Accents have always interested me. Coming from the South, I always thought I didn't really have one - that I spoke 'the normal way'. Obviously, I was wrong.
Going to Coventry University meant that not only was I suddenly surrounded by people with a variety of accents, that in fact the southern accent that I so proudly held was now not the 'norm' - in fact it was quite the opposite.
Then I moved to Solihull, the outskirts of Birmingham - brummies all around me, and it baffled me that somewhere just down the road from Coventry could have such a different accent.
And then I entered the world of the Black Country. The strange and unique accent of Dudley and surrounding areas - the world of the 'yam yams'. Thanks to my boyfriend!
I mean, Chris' accent isn't that 'yam yam' like, he doesn't speak in Black Country dialect. Sorted! I thought I could get away with not knowing any, and not having to even learn any. Wrong! His family, his friend, people in local shops and bars all speak in this dialect, to me - a southerner - it's practically a different language.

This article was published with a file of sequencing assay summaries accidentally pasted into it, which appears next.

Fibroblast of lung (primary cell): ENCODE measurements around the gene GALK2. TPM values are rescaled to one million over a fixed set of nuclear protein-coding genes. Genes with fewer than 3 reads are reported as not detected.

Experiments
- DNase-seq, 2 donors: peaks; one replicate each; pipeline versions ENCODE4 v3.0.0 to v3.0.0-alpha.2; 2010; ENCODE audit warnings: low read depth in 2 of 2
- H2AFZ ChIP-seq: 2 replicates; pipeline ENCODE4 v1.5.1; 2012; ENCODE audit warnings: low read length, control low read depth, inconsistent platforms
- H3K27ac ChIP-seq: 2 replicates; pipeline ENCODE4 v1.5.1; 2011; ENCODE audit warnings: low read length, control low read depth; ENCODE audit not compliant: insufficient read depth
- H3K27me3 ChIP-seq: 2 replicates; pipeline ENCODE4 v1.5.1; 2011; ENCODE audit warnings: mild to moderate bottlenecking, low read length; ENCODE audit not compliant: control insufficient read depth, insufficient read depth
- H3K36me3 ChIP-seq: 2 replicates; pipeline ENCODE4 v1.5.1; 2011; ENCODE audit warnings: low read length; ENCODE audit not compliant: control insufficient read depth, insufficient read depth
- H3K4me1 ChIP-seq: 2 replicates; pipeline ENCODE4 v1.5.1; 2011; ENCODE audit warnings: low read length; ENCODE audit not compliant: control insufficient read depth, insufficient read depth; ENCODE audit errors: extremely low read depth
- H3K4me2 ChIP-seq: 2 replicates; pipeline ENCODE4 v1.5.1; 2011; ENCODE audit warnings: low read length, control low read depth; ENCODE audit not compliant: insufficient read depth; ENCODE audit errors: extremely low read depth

However, as I am spending more and more time in the Black Country, and I am slowly able to understand the dialect, I can't help but think why is it so different and unique to other accents? They have there own words, and sayings - and that to me is more than an accent.
So this is the Black Country that I have learnt so far, see if you can guess what they mean!
'I need yow to spake Black Country'
'Om gonna take the wammel down the cut'
'Yam saft as a bottle of pop'
'See yow after'
'I bay a brummie arm from the Black Country'